Corner of Wall & Main: Food Prices

 | Aug 27, 2014 | 5:00 PM EDT
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Yesterday saw a number of positives for the stock market as the S&P 500 crossed the 2,000 mark, despite increasing economic woes in a large part of the global economy from Europe to Japan.

A ceasefire between Israel and the Palestinians and Russian and Ukrainian leaders agreeing on the need to "de-escalate" the conflict should curb the international tensions that have weighed on the markets.

But for investors who subscribe to the theory of buying when there is blood in the streets, now might be a good time to look at Russian equities with the Russian Micex trading at around 5.3x projected 12-month earnings, a 57% discount to the MSCI Emerging Markets Index, according to Bloomberg. One of the easiest ways to do so is through the Market Vectors Russia ETF (RSX), whose largest sector weighting is unsurprisingly energy. Lukoil (LUKOY) and Gazprom (OGZPY) are its two largest holdings. 

Investors are also eyeing more stimulus from the European Central Bank, which has driven European shares and ETFs like the iShares S&P Europe 350 Index ETF (IEV) higher over the last few days. Bond yields in the eurozone continue to fall even further into record lows, with the Italian, Spanish and Irish 10-year yields all trading below Treasuries. The German one-, two- and three-year yields are all below zero and its 10-year is below 1%, nearly 150 bps below Treasuries. Finland, the Netherlands and Austria are all below 1.2%.

The U.S. housing market continues to look troublesome. Mortgage applications showed mortgage activity moving only slightly higher on lower interest rates week over week (composite index up 2.8% vs. 1.4% last week), but the manufacturing sector outlook continues to improve. Not only did durable orders in July climb nearly 23%, largely due to the a blockbuster month for Boeing (BA) in aircraft orders, but ISM's factory index for July hit a three-year high, with 17 of 18 industries reporting expansion and increases in both new orders and employment. We would note the durable orders data for July were not all peaches and cream given that orders for non-defense capital goods excluding aircraft, (the proxy for business investment) fell 0.5% in July. Taking the sting out was upward revision for June to 5.4% and we'd view the July dip as somewhat normal following the strong June showing.

Best Buy (BBY) shares slid almost 7% Tuesday. The company announced its same-store sales were down 2.7% year over year, worse than the decline of 2.2% forecast by analysts. Store traffic fell 4% as it is still losing out to the Internet. The company also issued a sobering view on the 2014 holiday, sales with comparable-store sales falling in the low-single digits year over year. While some of this reflects the tone of the consumer, with only 8% of its sales derived from online Best Buy is falling behind the powerful shift in how consumers shop.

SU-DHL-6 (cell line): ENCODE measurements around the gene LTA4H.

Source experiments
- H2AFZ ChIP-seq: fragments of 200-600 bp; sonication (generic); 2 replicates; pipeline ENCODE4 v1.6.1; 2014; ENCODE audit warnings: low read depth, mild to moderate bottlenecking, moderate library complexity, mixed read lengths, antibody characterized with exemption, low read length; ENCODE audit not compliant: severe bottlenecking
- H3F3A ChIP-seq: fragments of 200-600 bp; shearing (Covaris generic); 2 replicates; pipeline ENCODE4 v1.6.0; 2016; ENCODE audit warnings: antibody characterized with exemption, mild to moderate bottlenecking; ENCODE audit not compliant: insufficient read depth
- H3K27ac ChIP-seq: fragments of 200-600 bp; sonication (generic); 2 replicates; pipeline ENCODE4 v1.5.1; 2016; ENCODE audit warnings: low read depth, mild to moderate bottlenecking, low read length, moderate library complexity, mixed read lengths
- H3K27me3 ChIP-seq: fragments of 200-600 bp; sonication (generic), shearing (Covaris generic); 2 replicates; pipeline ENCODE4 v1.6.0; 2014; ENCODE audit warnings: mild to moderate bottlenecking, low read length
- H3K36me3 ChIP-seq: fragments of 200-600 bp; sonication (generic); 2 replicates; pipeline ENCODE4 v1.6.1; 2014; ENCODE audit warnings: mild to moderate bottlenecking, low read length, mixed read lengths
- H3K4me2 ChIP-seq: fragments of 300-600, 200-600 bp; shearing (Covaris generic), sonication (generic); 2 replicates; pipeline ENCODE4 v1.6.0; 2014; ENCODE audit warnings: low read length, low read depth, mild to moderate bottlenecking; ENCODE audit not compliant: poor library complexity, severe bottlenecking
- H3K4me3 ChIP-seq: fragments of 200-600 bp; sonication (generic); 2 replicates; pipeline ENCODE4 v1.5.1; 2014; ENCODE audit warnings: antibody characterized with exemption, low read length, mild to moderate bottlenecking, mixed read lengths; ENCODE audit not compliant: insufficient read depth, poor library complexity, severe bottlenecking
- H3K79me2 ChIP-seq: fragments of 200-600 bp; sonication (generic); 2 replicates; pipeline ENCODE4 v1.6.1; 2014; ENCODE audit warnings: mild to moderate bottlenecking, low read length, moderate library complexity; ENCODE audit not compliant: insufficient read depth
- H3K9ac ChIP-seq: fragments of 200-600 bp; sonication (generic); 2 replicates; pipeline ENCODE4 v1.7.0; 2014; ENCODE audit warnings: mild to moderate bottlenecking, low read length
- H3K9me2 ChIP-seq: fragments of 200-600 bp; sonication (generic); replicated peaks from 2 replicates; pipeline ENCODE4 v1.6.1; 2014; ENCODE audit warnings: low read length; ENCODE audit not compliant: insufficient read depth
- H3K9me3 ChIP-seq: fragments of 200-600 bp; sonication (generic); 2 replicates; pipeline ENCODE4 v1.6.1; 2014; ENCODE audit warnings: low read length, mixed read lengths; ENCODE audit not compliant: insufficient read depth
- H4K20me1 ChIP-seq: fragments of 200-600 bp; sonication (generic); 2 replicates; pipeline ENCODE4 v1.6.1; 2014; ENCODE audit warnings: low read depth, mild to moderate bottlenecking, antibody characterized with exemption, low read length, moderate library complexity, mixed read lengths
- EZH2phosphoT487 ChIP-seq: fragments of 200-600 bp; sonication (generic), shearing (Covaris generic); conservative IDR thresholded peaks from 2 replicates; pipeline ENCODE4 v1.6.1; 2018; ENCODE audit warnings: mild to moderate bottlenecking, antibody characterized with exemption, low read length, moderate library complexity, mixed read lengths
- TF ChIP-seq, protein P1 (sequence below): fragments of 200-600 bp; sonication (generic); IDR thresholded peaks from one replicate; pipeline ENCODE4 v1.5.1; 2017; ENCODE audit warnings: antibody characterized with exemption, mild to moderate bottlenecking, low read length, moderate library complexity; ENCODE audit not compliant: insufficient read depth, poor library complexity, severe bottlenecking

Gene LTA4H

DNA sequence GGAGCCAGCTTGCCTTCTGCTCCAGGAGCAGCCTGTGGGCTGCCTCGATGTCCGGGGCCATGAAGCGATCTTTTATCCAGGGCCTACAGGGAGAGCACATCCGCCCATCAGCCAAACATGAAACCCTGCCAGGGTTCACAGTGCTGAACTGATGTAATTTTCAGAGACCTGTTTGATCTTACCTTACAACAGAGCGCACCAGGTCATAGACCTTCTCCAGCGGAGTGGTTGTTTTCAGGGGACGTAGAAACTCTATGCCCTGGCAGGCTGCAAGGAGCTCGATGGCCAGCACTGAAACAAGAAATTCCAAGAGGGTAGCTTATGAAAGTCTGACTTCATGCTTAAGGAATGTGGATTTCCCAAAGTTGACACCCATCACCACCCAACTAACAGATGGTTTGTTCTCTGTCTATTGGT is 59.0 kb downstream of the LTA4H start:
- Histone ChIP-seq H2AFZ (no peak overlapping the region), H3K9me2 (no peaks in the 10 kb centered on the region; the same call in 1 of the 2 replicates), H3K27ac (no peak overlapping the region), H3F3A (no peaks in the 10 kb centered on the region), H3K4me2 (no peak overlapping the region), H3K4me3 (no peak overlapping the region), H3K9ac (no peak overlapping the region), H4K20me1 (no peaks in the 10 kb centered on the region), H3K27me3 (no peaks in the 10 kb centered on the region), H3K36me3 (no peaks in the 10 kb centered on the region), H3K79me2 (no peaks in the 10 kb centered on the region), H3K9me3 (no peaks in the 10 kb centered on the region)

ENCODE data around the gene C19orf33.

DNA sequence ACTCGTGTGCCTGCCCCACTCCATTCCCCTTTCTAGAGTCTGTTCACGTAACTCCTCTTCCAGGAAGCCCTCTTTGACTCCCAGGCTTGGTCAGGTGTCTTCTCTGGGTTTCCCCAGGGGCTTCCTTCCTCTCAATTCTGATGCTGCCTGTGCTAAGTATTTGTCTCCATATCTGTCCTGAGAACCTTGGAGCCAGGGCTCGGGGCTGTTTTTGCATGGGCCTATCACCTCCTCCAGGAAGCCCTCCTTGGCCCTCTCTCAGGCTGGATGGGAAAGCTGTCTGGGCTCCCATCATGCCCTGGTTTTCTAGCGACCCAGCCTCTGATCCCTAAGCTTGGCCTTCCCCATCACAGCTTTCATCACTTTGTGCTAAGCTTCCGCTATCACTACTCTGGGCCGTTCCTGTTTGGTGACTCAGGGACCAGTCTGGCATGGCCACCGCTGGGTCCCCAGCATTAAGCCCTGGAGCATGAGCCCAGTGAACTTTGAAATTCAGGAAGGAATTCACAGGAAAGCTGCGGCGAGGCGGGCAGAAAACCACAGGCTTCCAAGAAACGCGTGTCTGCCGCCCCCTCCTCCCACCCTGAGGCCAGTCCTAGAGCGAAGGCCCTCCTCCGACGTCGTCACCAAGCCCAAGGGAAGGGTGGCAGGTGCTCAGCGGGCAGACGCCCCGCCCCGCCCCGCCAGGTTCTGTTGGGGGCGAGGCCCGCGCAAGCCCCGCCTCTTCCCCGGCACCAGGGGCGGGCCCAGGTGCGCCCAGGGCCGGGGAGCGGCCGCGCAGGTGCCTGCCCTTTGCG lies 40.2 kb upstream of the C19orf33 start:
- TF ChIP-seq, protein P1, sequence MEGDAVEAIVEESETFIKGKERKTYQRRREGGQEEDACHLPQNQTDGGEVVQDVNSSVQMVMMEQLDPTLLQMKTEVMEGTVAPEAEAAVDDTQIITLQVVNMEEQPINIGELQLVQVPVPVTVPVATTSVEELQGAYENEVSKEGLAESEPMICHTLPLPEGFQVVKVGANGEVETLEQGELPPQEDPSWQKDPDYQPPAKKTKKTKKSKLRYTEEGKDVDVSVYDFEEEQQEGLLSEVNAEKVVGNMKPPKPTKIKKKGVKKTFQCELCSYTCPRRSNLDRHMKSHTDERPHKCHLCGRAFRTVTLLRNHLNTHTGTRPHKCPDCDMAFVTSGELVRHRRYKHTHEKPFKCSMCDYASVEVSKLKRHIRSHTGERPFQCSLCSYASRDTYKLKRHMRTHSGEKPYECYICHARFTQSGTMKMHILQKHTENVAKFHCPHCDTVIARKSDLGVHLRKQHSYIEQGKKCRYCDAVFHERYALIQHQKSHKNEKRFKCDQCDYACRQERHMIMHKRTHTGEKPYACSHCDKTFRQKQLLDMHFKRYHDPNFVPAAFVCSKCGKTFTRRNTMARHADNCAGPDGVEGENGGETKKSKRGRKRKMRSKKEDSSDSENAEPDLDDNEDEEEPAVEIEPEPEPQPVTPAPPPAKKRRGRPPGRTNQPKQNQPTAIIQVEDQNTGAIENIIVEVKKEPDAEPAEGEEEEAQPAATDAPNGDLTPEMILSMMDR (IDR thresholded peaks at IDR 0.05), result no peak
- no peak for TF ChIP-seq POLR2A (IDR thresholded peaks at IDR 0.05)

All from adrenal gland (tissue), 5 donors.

To us, the comment from Best Buy CEO Hubert Joly sums it up: "Consumers are increasingly researching and buying online."

That was a huge confirmation point for our online shopping trifecta of Amazon (AMZN),Visa (V) and UPS (UPS) as we finish up the back-to-school selling season and get ready for the holiday onslaught in the coming months. Even though Amazon shares are up more than 18% from their May 8 lows, Versace continues to see the risk/reward as favorable through the end of the year, largely due to the seasonal pickup in the business and the continued shift in consumers toward online shopping. The same goes for Visa and UPS, which is benefiting from falling gas prices, now down year over year.

On the other side of the holiday sales equation, we see Best Buy's weaker-than-expected guidance, which comes on the heels of similar guidance from Macy's (M) and Target (TGT). Retailers weren't alone, though. Smith & Wesson (SWHC) also lowered its outlook for the year, pointing to high inventories following an earlier surge in buying.

We've regularly mentioned here the rising cost of food in our weekly piece here at the Street, but thought it particularly apropos as we head into the Labor Day weekend. According to survey data by Consumer Edge Research, last month 36% of high-income households, (defined as those earning more than $100,000 a year) said food prices are negatively impacting their overall spending habits, up from 20% in January. In July, beef prices were up 10% year over year, with butter up 17% and fresh fruits up 6%.

Hawkins, who considers chocolate to be a non-discretionary weekly (occasionally daily) food purchase, was horrified recently to hear that Nutella may find itself under pressure to raise prices with the recent near-doubling of hazelnut prices after the cold late winter and punishing frosts caused a bleak harvest in Turkey, the largest exporter of the luscious nut (Hawkins' description). Nutella, which is owned by the privately held Italian company Ferrero, buys about 25% of the world's hazelnuts, which could help insulate it as it owns Turkey's largest hazelnut processor.

The continued pressures felt by the cash-strapped consumer in the supermarket means we'll be looking at Friday's personal income and spending report for July rather closely to see if recent trends in disposable income and savings continue or not.

Look for more from us over the weekend in The Week Ahead.

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